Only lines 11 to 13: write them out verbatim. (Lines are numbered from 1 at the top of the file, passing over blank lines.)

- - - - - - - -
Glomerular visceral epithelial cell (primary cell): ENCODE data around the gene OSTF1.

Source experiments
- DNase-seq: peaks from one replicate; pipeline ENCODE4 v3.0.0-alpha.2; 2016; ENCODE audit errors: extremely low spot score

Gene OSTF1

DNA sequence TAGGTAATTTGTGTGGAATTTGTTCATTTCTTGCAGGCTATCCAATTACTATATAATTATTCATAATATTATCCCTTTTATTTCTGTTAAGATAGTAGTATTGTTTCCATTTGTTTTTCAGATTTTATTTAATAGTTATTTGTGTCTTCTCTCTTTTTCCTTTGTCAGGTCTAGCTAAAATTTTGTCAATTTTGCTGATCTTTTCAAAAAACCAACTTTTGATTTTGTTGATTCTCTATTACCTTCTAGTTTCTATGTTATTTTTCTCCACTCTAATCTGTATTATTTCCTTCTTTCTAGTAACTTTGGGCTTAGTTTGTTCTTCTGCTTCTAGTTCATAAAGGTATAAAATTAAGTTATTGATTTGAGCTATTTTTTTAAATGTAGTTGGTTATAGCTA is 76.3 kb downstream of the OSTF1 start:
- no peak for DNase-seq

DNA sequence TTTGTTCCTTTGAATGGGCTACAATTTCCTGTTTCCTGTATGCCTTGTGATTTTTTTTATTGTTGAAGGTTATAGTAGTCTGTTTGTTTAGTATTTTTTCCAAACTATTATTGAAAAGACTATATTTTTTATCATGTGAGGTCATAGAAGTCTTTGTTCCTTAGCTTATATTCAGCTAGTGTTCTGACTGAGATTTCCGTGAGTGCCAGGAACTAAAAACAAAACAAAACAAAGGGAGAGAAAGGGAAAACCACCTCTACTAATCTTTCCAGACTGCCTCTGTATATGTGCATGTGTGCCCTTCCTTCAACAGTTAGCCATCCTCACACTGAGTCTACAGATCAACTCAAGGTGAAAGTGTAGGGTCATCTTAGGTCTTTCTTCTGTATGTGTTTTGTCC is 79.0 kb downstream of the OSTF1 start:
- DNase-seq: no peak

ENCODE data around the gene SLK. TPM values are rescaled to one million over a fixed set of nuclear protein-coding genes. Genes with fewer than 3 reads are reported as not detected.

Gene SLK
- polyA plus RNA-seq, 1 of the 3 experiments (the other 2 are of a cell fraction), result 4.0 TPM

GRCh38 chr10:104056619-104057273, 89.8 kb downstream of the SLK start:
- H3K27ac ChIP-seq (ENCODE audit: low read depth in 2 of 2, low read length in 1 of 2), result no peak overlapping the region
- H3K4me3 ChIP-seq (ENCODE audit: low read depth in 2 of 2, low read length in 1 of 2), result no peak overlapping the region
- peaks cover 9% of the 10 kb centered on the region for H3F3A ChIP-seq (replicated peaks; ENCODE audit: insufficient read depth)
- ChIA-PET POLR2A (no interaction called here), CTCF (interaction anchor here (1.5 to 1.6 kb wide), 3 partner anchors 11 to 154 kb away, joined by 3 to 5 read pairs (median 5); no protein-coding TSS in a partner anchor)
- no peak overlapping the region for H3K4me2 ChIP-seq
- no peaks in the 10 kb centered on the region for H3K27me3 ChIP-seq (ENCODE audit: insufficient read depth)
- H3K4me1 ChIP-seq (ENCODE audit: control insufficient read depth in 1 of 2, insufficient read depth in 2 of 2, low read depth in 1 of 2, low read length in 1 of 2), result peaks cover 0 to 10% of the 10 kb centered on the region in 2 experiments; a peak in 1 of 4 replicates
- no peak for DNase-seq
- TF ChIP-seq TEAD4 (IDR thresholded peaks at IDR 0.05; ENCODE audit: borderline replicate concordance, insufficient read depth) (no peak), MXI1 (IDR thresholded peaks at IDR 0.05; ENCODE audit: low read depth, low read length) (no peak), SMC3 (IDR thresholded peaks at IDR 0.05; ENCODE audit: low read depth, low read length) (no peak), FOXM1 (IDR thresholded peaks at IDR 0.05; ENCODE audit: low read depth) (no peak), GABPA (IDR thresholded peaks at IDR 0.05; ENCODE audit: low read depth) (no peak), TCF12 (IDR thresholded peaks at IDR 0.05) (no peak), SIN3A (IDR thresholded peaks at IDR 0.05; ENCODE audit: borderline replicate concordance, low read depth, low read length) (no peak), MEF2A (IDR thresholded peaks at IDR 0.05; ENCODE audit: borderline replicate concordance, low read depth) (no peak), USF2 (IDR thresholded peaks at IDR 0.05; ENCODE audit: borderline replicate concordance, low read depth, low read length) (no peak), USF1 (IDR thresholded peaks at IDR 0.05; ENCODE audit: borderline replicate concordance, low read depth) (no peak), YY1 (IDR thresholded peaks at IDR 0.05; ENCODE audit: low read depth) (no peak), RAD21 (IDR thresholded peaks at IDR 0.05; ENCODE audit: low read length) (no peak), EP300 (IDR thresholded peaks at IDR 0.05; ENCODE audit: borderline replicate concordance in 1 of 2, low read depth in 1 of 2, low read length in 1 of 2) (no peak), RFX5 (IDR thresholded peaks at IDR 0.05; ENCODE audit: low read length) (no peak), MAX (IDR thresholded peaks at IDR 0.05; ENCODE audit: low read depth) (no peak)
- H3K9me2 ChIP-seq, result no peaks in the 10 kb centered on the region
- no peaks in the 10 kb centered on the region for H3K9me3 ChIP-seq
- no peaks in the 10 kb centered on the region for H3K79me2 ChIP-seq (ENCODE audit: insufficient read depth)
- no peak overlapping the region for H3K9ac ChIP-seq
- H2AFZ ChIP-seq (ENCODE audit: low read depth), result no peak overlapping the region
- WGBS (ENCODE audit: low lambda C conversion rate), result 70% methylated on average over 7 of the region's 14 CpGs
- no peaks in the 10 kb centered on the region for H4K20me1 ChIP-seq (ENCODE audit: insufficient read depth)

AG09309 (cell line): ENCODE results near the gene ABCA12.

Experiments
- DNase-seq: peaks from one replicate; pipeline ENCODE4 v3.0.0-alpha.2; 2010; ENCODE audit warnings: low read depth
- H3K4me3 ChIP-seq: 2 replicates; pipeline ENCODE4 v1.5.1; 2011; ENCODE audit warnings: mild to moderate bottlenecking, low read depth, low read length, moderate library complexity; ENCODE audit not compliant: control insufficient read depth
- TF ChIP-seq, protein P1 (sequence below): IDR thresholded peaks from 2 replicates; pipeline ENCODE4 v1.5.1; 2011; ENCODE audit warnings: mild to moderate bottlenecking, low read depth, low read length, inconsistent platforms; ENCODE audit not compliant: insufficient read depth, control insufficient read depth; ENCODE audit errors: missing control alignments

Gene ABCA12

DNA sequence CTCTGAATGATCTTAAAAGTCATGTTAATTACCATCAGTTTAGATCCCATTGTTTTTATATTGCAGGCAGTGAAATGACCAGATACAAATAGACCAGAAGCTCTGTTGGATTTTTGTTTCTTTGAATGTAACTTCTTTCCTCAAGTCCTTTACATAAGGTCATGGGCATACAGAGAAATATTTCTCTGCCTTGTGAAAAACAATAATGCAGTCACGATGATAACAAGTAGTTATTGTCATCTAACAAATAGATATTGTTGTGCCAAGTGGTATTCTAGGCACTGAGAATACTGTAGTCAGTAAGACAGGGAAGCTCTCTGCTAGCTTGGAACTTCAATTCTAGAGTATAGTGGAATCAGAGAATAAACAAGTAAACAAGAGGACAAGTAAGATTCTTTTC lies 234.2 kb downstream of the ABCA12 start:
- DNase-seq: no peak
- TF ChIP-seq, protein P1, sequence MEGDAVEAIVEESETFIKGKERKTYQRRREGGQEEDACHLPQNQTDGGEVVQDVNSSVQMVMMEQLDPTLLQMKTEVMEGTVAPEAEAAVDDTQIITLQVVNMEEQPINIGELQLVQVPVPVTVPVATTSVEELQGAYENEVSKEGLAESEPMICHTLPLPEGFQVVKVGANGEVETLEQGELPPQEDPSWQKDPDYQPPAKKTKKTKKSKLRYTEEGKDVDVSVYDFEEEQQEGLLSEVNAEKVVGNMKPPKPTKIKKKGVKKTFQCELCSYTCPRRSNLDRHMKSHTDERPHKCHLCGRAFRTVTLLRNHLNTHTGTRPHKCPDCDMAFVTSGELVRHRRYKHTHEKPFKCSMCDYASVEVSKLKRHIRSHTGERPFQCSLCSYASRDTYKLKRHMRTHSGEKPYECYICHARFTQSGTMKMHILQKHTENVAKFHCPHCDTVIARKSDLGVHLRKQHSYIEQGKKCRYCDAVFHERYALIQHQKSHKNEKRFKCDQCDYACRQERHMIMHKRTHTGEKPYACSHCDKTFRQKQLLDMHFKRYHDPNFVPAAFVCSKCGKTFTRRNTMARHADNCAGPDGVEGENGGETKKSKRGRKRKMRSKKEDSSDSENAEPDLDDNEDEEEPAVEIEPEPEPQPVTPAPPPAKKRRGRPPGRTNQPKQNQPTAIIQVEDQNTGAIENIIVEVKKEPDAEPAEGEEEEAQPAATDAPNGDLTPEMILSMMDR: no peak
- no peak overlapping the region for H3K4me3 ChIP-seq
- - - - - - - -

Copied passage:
- polyA plus RNA-seq, 1 of the 3 experiments (the other 2 are of a cell fraction), result 4.0 TPM

GRCh38 chr10:104056619-104057273, 89.8 kb downstream of the SLK start:
- H3K27ac ChIP-seq (ENCODE audit: low read depth in 2 of 2, low read length in 1 of 2), result no peak overlapping the region